In the 1860s, France had decided to celebrate her long and (mostly) peaceful relationship with the U.S. by sending an impressive new statue to the American people. Designed by sculptor Frederic Auguste Bartholdi, the tribute was to take the form of a giant, crowned woman clad in robes and hoisting a torch. Both nations agreed that the French would finance the statue itself while America secured the funding for its base, which would be built on Bedloe’s Island (now known as Liberty Island).

Part of the money the U.S. required was raised during a raffle at the Bartholdi Pedestal Fund Art Loan Exhibition. Mark Twain, Walt Whitman, and other legendary artists donated works. Lazarus, too, was asked if she’d create something for the fundraiser. At first, she declined. “[I] could not possibly write verses to order,” she explained. However, a chairwoman by the name of Constance Cary Harrison convinced Lazarus to change her mind.

“Think of the goddess of liberty,” Harrison wrote in a letter to Lazarus, “standing on her pedestal yonder in the bay and holding the torch out to those refugees you are so fond of visiting at Ward’s Island.” The plea worked: Lazarus agreed to put a poem together. Two days later, she submitted a 105-word sonnet called “The New Colossus.”

When auction day came, Lazarus's poem sold for $1500 (about $37,000 today). After that, it was published as part of a souvenir literary portfolio that Harrison distributed. It had a number of fans, including poet James Russell Lowell, who told Lazarus “I liked your sonnet about the statue much better than I like the statue itself … your sonnet gives its subject its raison d’être which it wanted before quite as much as it wanted a pedestal.” But due to the sonnet’s very limited release, “The New Colossus” didn't attract a mainstream audience—at least, not at first. Unfortunately, Lazarus wouldn't live to see her poem get its due.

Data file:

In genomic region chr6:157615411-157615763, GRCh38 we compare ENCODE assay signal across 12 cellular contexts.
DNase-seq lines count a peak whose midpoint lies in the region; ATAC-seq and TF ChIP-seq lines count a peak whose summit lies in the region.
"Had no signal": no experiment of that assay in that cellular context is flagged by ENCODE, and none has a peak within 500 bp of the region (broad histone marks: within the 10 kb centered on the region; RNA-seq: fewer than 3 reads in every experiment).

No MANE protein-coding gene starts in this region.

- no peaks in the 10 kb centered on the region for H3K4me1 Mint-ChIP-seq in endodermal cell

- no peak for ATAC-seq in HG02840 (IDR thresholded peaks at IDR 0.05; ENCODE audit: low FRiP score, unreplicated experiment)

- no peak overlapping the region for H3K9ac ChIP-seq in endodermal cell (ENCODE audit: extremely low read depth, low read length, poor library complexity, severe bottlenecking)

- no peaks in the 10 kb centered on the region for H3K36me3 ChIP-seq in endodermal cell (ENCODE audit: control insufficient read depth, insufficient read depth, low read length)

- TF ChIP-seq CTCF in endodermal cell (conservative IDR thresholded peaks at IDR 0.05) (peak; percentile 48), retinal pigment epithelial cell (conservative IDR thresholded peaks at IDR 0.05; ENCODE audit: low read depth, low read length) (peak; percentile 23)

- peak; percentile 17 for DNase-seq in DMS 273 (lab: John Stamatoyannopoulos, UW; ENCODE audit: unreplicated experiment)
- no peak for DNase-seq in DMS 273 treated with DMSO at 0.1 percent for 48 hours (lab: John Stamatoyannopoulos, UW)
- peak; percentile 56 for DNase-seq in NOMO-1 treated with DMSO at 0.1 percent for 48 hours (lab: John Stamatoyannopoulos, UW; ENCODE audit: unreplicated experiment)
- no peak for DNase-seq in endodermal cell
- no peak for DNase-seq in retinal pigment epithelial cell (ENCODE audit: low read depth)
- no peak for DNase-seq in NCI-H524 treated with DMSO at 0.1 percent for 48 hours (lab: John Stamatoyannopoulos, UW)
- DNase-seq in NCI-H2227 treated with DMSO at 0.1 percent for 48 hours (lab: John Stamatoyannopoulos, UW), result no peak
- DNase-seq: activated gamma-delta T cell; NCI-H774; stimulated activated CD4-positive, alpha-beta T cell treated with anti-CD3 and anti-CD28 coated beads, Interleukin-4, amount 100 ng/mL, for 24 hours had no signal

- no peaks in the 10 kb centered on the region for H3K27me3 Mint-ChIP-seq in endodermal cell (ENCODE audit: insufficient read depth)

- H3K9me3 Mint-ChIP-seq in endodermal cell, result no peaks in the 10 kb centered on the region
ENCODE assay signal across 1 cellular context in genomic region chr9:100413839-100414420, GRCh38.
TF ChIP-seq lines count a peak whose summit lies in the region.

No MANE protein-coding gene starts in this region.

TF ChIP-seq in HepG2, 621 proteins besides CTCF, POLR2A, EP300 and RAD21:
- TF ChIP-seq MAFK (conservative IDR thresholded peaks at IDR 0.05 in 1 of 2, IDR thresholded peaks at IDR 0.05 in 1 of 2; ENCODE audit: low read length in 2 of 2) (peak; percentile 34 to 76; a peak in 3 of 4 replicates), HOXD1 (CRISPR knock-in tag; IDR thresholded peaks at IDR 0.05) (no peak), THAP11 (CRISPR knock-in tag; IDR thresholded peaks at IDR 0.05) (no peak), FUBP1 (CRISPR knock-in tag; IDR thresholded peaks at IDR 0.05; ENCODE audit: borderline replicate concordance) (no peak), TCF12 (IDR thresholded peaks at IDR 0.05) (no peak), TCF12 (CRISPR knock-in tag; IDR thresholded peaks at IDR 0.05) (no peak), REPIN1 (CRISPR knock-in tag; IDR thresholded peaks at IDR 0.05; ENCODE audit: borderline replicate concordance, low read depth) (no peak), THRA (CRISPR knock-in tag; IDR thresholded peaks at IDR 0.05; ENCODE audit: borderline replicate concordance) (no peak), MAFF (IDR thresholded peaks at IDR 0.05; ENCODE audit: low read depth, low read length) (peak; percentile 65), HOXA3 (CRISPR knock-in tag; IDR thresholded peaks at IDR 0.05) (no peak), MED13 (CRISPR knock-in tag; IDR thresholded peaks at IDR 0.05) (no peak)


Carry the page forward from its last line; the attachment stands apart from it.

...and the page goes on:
REDISCOVERING A MASTERPIECE

The Statue of Liberty herself finally arrived in New York Harbor on June 17, 1885. At the dedication ceremony over a year later, “The New Colossus” was not recited; in fact, the immigration issue was barely mentioned in any of the addresses given that day. At the time, the statue was seen more squarely as a symbol of the friendship between France and America, particularly as allies in the American Revolution; it was also seen as an affirmation of republican ideals and a celebration of the end of slavery. The explicit connection to immigrants, in the minds of the general public, came only later—in large part thanks to Lazarus's words.

Lazarus had spent that fall in Paris, and by the time she returned to New York the next year, she’d contracted what eventually became a terminal illness—suspected to be lymphoma. She died on November 19, 1887, at just 38. When she died, it looked like her poem might be little remembered. In its obituary for Lazarus, The New York Times neglected to reference or acknowledge the now-famous sonnet.

With Lazarus's death, it seemed that "The New Colossus" would fade into obscurity. But it didn't, thanks to the efforts of philanthropist and art aficionado Georgina Schuyler—one of Lazarus’s closest friends, and, as it happened, a direct descendant of Alexander Hamilton. In 1901, Schuyler started lobbying to have “The New Colossus” engraved onto a bronze plaque and affixed to Lady Liberty’s base as a tribute to her friend. Two years later, she got her wish. The sonnet was subsequently rediscovered during the 1930s by those pushing for the U.S. to welcome Jewish refugees then trying to flee Hitler.

As “The New Colossus” rose in popularity, so too did the woman who had penned it. In 1944, an organization called the Emma Lazarus Federation of Jewish Women’s Clubs was established. A progressive, social justice-oriented coalition, its activist members took to celebrating the poet’s birthday every year on Liberty Island. Since then, Lazarus has been inducted into the National Women’s Hall of Fame, and her best-known poem has been frequently cited in American debates over immigration.

Today, Lady Liberty and “The New Colossus” are joined at the hip, and we're more likely to remember the statue as a welcome to immigrants than as a tribute to the French-American relationship. To quote biographer Esther Schor, “You can’t think of the statue without hearing the words Emma Lazarus gave her.”